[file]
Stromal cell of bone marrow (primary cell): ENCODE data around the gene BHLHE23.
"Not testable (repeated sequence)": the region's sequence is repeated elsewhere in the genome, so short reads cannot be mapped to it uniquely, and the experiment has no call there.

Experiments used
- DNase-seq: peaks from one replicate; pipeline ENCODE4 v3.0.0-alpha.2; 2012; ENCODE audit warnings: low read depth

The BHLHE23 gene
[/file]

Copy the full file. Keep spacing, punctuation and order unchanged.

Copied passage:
Stromal cell of bone marrow (primary cell): ENCODE data around the gene BHLHE23.
"Not testable (repeated sequence)": the region's sequence is repeated elsewhere in the genome, so short reads cannot be mapped to it uniquely, and the experiment has no call there.

Experiments used
- DNase-seq: peaks from one replicate; pipeline ENCODE4 v3.0.0-alpha.2; 2012; ENCODE audit warnings: low read depth

The BHLHE23 gene